158Tibetan scriptures speak of four rivers issuing from 159the world mountain: they are the Senge Khabab, the

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160 north-?owing “River from the Mouth of a Lion” 161 (Indus); theAu5 Dachok Khabab, the “Horse-Mouth 162 River” totheeast(Tsangpo/Brahmaputra);theMapcha 163 Khabab, the south-?owing “River from the Mouth of 164 a Peacock” (Karnali); and the Langchen Khabab, the 165 “Elephant-MouthRiver” tothewest (Sutlej).

These are 166 the names of the four actual rivers of the Kailash 167 region. It is one of nature’s classic improbabilities 168 that four rivers ending 2,500 km apart in the Bay of 169 Bengal and the Arabian Sea should begin their differ170 ing courses in the same unlikely region of Kailash. 171 Tibetan Buddhists call the mountain Gang 172 Rinpoche (the “Precious One of Glacial Snow”) and 173 regard it as the dwelling place of Demchog (also 174 known as Cakrasam ? vara) and his consort Dorje 175 Phagmo.Together thepair symbolizes themystic dual176 ity of compassion and wisdom which results in spiri177 tual

Enlightenment. Three hills rising near Gang 178 Rinpoche are believed to be the abodes of the Bodhi179 sattvas Man ˜jus ´r?¯, Vajrapa¯n ? i, and Avalokites ´vara. To 180 the Bo ¨n, followers of the pre-Buddhist shamanistic 181 faith of Tibet, Kailash is the “Nine-Storeyed Swastika 182 Mountain” and the mystic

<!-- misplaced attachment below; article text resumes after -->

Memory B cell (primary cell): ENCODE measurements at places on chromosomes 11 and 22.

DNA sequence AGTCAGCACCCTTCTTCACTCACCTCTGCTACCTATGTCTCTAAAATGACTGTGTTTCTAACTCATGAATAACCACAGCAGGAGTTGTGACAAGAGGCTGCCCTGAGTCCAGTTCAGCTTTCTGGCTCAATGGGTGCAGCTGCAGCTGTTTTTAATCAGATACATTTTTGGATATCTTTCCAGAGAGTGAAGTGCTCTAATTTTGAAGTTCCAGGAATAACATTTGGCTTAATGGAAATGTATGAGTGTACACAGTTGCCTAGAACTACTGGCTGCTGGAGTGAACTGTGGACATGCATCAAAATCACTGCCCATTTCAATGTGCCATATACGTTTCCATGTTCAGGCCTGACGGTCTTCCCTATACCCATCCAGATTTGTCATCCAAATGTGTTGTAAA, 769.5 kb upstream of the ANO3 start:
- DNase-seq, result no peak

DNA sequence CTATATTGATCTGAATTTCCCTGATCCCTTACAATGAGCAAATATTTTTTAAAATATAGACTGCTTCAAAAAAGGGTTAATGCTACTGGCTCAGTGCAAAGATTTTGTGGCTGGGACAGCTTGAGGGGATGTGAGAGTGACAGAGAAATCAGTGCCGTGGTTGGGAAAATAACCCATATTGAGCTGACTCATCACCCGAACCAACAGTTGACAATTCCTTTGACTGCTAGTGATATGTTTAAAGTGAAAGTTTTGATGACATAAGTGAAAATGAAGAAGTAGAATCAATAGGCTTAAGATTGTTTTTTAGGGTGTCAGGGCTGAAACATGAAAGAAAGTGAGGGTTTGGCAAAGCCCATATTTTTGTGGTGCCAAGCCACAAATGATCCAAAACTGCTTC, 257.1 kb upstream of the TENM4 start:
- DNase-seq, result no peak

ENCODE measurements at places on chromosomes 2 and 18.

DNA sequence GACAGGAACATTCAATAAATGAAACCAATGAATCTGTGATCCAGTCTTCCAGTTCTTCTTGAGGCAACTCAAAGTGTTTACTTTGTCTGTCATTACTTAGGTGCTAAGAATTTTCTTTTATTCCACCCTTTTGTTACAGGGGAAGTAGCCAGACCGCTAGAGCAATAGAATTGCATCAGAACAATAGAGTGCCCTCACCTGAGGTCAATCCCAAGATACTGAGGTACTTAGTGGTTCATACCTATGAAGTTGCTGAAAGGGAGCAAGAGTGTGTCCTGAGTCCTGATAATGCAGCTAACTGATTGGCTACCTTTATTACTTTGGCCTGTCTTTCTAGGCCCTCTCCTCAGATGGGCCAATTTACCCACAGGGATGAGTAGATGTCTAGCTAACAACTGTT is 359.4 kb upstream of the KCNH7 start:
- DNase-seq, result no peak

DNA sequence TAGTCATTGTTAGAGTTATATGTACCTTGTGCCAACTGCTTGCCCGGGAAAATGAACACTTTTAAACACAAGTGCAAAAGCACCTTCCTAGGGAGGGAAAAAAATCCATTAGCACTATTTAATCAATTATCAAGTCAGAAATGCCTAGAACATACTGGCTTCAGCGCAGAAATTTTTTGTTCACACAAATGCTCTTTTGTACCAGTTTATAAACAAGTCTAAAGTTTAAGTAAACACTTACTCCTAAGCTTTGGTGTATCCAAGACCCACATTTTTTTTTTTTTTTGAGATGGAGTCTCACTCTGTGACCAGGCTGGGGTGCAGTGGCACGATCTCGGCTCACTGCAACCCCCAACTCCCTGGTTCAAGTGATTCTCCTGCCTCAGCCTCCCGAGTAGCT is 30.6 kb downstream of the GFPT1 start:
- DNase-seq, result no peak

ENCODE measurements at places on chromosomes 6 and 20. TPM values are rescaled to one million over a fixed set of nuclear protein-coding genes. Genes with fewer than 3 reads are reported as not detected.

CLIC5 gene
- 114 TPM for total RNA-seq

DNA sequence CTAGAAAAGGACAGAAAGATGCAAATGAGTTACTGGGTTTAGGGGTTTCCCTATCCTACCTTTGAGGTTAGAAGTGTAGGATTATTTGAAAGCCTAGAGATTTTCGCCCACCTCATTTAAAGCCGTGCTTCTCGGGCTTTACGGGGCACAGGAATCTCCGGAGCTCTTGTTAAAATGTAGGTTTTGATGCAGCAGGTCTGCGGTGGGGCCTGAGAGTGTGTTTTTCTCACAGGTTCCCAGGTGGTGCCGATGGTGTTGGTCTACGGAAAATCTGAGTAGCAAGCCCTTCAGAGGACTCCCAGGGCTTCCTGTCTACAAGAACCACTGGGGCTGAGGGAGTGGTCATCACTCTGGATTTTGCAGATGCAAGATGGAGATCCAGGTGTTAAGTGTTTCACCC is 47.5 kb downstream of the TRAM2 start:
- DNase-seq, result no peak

“soul” of the entire region. 183 They call it Tise ´ and believe it to be the seat of the Sky 184 Goddess Sipaimen. The Bo ¨npo perform its kora in the 185 anti-clockwise direction. The union of sacred moun186 tain and the lake marks a holy site for the Bo ¨npo, the 187 two being “mother and father of the

earth.” 188 At least most, if not all, religious traditions associ189 ated with Kailash-Ma¯nasarovara consider climbing 190 Mt Kailash or sailing on Lake Ma¯nasarovara as sinful. 191 In May 2001 the Chinese government had granted 192 permission to Spanish climbers to climb Mt Kailash. 193 But as a result of

international protests, the idea was 194 given up by the Spaniards. Earlier Reinhold Messner 195 had also gained permission to climb, but he gave up the 196 idea when on approaching the mountain he felt that he 197 would not like to hurt the sentiments of those who 198 considered it sacrilege to set foot on it.

199 The Parikrama¯ and the Shrines as well as 200 Associated Deities on the Route 201 Of the pilgrimage season from mid-May till 202 mid-October, July and August are a bit wet when 203 generally Kailash stays surrounded by clouds. More204 over, “It is common practice to go by one of the routes 205 and return by another, and very frequently the pilgrims 206 observe the rule, of going from left to right, as this is 207 considered lucky and correct (sulta), whereas the